With a company name that sounds more like a purebred, high-performance sports car than an IT consulting firm, eMazzanti Technologies is all about delivering powerful solutions in the most efficient manner possible. The Hoboken, N.J., firm is located in one of the most densely populated - and competitive - regions in the U.S. It provides IT consulting services for businesses ranging from home offices to multinational corporations throughout the New York metropolitan area and abroad.
Make Your Biz Thrive with Technology: 6 Ways
by Jeff Wuorio
reprinted with permission from the Microsoft Small Business Center
We all can recall a standout teacher, one whose insight and enthusiasm made a definite impact on our lives.
For small businesses, technology and software can often prove to be the best teachers around. But few entrepreneurs hit the streets armed with every form of business training imaginable.
That’s where technology can step in-not only providing essential information, planning and other tools but, in effect, teaching small business owners critical skills that can last a lifetime.
Ready for class to start? Here are six ways that technology provides you with the knowledge and training you need to make your small business flourish.
1. Technology has already been to school. An easy thing to overlook when incorporating technology into your small business is that various functions and features are not there simply by chance. For instance, Microsoft Office Accounting is based on well founded accounting principles, which means you don’t have to learn them on your own to keep accurate business and expense reports. "I’m convinced that you can get your small business MBA just by starting a business and using the great tools that have been developed over the last few years," says Tyler Garns, director of marketing at Infusionsoft, a Gilbert, Arizona provider of online software.
2. Technology saves a precious commodity: Time. Consider just how much time (and money) you might have to invest if you were to learn accounting skills the old fashioned way. That means class time, poring over textbooks and systematically moving from one topic to the next. Admirable, but hardly time effective. Therein lies another powerful advantage of technology-not only can you learn new skills, but the learning curve is considerably faster than traditional methods. "Many small business are family-run operations that need to get up and running quickly. They can’t afford to spend a year or two studying things like sales and marketing techniques," says Garns.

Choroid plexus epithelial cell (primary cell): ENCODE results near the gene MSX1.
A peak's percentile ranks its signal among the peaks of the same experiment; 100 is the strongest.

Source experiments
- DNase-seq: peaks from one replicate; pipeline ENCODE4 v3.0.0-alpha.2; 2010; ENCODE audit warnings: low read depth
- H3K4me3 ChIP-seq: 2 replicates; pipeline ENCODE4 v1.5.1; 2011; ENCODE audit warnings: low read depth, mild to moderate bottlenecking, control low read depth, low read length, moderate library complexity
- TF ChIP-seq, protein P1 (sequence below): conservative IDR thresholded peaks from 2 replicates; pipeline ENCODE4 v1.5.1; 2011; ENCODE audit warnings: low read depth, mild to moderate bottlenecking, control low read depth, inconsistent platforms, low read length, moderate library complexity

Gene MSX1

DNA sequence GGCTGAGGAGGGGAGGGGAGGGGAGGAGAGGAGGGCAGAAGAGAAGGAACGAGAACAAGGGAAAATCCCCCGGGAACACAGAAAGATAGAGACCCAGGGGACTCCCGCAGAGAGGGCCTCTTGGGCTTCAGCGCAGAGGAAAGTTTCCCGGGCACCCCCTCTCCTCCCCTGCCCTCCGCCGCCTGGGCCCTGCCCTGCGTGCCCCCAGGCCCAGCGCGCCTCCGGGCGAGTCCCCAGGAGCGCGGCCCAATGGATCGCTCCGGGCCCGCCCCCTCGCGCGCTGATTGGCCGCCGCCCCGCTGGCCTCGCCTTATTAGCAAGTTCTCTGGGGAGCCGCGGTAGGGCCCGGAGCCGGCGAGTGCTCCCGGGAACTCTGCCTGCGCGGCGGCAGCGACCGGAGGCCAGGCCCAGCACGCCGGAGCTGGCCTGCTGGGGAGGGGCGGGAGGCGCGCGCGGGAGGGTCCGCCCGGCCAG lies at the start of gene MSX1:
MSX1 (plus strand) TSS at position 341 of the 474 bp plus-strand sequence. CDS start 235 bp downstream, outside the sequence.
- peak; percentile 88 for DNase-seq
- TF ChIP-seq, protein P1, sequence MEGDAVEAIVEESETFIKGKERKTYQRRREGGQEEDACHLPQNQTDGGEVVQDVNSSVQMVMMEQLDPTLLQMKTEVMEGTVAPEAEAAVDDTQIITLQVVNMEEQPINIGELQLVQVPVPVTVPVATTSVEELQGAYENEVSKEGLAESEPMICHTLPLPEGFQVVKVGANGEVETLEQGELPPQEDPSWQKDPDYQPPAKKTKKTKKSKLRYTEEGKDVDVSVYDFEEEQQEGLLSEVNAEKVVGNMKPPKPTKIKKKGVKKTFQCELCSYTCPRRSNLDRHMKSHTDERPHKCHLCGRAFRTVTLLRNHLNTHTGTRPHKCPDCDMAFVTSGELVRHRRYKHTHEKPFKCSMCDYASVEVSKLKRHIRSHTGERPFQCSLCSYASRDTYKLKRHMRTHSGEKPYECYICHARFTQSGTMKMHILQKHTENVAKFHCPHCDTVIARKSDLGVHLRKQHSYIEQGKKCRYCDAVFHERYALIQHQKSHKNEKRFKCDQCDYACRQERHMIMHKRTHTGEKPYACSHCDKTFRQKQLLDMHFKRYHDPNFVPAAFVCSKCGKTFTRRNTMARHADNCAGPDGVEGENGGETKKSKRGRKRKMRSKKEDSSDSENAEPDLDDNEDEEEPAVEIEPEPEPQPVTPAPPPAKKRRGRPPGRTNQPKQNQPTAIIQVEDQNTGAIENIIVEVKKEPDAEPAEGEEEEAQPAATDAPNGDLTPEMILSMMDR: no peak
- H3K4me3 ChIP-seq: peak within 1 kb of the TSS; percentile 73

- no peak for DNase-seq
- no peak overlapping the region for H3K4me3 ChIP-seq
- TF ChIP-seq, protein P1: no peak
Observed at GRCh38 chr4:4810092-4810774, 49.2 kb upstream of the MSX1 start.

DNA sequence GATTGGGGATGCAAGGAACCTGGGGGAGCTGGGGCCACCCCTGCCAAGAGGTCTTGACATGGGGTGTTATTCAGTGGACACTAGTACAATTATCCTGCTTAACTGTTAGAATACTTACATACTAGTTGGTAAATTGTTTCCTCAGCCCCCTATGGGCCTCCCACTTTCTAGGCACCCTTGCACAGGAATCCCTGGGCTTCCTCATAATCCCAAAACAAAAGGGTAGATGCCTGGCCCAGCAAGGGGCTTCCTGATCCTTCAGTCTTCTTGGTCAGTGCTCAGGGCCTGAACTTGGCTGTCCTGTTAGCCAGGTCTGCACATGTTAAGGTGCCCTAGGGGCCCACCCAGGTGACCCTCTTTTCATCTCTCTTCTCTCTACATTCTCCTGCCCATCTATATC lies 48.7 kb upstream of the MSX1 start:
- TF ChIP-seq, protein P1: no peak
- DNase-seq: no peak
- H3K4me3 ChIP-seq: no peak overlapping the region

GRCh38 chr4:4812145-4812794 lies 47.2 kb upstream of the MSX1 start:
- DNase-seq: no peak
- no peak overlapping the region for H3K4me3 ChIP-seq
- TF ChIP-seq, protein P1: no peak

3. It’s more than a sale-it’s a relationship with a customer. On the surface, business may seem completely straightforward-provide a product or service, get paid, end of story. That’s anything but the case. To illustrate: customer relationship management software such as Microsoft Dynamics CRM not only helps small businesses track and manage sales, it also helps get into customers’ heads-what they like and why and what will keep them coming back. By tuning into relationships on a deeper level, technology promotes long term business/client relationships, not merely haphazard sales.
4. It’s not just sales and accounting. Technology helps you learn about the more salient elements of helping your business grow. It can also help you get a handle on skills and techniques that you might have assumed were beyond your reach. For instance, online programs such as Policy Map ( www.policymap.com ) lets businesses quickly create data-driven maps, charts, and reports in a matter of minutes. That can help them better understand the critical role demographic research can play in terms of inventory, expansion and other critical decisions. "Most small businesses do not have the expertise, time or money to effectively incorporate good market and demographic data into their business model," says PolicyMap spokesperson Jeff Rechler. With PolicyMap, small businesses can learn these skills quickly and efficiently, he adds.
5. You learn to look at yourself in a different way. Ask any small businessperson to describe himself and the answer likely will be a title: a hardware store owner, dentist or public relations consultant. That’s certainly accurate but it only scratches the surface. Another educational benefit of technology is to broaden your view of the skills and talents you bring to a business. And as technology allows you to sharpen those skills, your confidence and sense of self-reliance soar."Most small business owners don’t think of themselves as salespeople or marketers," says Garns. "But with the right technology they will find that they’ve actually become good marketers without even trying-that’s not a bad thing."
6. Make sure your technology is suited to small business. If you operate a 10-person shop, you likely have little use for technology that teaches skills suited to a mega-corporation. When considering technology, software and other products, make certain they’re geared to small businesses. Not only will features and functions prove a better match, the knowledge you can gain through their use will be that much more applicable to the challenges and opportunities of your business.